ATS has run the Paradise Valley, Arizona photo radar program for 10 years, the longest running program in the United States. Exhibit 3. Mr. Davies testified in the Gimelli trial that Paradise Valley, Arizona had never required the presence of a police officer taking notes. However, this is totally contrary to the synthesis which indicates police were observing and taking notes. In order to make his testimony more palatable in this case he testified that he did not know what the practice used to be but they were not requiring the presence of police officers now.
The above examples of the conflicts in the testimony of the prosecution witnesses presents an overall picture of individuals who have a great deal at stake financially and who will testify to whatever it takes to convince the court in a given case. Obviously a favorable decision by this court could be cited elsewhere and would be of great value to American Traffic Systems in fostering the growth of a market for its product. Thus, the pecuniary interest of Mr. Davis and Mr. Davies goes far beyond the Anchorage program and would appear to be so great as to call into question their objectivity when discussing their product. This is not the sort of testimony that persuades this court to find the PR100 evidence of speeding admissible, the questionable reliability of the testimony renders it insufficient to sustain a conviction beyond a reasonable doubt in each of these cases. Accordingly, the court orders the cases against the above defendants dismissed.
Had the Municipality presented evidence consistent with the practices followed by other courts in the United States, such as evidence corroborated by the observations of a trained police officer observing traffic and taking notes, this court might well have reached a different result.4 However, this court cannot make a "leap of faith" based on the type of testimony that was presented here.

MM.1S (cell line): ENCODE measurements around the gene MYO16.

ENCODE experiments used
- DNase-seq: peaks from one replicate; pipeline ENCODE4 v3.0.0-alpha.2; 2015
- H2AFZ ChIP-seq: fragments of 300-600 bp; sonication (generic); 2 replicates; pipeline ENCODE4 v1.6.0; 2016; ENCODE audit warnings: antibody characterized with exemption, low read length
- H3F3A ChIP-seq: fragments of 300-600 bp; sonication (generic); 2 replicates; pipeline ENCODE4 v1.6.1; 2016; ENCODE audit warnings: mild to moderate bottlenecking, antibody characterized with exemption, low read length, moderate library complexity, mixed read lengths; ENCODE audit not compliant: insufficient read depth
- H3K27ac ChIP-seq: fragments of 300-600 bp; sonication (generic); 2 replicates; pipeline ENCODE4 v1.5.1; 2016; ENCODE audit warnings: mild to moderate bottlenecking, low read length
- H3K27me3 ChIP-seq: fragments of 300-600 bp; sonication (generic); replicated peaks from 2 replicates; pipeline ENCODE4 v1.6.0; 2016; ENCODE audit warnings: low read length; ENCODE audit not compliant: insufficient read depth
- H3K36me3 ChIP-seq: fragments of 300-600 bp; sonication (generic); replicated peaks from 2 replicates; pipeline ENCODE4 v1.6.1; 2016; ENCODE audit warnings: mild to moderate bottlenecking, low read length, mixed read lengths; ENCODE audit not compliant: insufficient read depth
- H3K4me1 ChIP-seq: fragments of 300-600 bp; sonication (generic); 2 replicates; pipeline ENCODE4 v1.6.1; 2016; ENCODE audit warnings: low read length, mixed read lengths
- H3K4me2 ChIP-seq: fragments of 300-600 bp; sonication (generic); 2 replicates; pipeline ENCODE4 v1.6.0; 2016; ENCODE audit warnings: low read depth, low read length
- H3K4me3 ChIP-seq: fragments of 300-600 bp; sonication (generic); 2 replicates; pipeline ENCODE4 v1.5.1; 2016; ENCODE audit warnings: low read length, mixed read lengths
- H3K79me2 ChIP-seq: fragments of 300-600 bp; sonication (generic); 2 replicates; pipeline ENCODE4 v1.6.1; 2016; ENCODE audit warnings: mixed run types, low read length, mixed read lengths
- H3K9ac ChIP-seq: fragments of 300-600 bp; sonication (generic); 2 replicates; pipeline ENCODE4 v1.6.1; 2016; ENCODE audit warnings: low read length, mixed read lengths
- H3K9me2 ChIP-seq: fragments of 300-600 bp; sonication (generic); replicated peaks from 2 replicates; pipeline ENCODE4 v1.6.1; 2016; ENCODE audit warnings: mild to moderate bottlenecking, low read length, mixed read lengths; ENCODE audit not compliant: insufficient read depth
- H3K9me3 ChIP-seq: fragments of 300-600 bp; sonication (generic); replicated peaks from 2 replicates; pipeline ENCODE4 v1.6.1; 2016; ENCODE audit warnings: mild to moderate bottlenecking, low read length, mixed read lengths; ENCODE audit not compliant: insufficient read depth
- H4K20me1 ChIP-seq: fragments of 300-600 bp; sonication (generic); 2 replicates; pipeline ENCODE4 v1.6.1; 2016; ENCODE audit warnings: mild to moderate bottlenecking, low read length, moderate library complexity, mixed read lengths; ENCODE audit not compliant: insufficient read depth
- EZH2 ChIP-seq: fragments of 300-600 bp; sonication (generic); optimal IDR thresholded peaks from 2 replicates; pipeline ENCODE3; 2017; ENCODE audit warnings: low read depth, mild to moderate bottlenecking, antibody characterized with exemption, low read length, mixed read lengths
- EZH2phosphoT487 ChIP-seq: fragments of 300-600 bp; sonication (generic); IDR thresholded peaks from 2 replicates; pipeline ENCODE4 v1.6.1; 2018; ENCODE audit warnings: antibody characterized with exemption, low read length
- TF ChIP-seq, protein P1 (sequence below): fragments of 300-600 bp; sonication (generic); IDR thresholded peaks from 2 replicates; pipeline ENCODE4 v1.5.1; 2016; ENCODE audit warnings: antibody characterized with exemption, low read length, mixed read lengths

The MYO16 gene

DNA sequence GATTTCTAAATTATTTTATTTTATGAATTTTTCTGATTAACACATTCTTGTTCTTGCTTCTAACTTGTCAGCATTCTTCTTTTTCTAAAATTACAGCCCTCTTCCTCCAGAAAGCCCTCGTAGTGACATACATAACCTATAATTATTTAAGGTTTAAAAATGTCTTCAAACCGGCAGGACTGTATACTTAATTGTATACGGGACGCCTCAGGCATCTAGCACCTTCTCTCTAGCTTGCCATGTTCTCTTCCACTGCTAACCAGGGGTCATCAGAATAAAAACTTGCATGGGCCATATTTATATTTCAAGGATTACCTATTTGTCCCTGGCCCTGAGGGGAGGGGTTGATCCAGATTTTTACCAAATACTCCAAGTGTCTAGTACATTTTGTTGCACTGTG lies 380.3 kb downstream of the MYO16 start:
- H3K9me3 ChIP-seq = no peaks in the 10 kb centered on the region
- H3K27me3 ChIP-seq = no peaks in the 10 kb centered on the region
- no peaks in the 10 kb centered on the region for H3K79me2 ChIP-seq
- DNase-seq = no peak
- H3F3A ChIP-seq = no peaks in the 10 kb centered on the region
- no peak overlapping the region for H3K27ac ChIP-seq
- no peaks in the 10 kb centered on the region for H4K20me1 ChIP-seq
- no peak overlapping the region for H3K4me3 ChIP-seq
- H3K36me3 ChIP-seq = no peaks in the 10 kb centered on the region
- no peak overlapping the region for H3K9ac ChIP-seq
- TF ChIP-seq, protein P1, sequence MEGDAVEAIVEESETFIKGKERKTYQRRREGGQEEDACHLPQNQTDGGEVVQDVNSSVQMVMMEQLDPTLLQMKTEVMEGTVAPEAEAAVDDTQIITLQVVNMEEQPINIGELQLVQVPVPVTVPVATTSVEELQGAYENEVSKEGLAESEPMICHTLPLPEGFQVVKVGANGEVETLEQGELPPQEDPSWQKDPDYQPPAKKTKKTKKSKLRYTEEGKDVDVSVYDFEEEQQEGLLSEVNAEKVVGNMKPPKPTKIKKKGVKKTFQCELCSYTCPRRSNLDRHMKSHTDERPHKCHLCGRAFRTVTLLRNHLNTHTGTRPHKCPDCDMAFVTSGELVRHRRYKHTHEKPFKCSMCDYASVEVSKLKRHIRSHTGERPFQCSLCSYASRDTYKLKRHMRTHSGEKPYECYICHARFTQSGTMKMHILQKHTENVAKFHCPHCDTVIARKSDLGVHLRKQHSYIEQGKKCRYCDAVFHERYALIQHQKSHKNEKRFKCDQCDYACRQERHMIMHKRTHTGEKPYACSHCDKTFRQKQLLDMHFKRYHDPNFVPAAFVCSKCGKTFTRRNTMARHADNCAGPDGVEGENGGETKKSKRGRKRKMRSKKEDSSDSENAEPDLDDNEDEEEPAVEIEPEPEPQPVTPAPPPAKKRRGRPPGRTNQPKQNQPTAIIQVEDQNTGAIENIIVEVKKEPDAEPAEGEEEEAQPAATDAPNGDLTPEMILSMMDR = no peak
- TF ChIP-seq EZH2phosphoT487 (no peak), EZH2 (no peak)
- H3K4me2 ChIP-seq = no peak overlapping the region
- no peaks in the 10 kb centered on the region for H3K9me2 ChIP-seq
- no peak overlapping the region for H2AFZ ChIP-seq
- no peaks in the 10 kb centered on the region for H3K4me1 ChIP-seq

There were other issues both raised and unraised, which the court will not decide at this time, e.g., (1) the effect of the failure to provide a uniform system that guarantees that all persons will receive points and (2) whether the printing on the photos is inadmissible hearsay. In view of the above findings, the court declines to decide on these issues.
Geoffrey T. Comfort, Magistrate.
Ron Wielkopolski, Magistrate.
Roy V. Williams, Magistrate.
1 Augie Harvey, the photo radar program administrator for the city, testified in this case that summons would issue to be followed by warrants, although he admitted in MOA v. Gimelli (transcript lodged with the court by the Municipality) that none had been issued. In that case, he testified that 75% of the citations went out without his having seen them. He also testified that he only reviewed the ones where there was a question as to whether it should be issued. The Municipality concedes in their brief that ATS is not authorized to issue citations.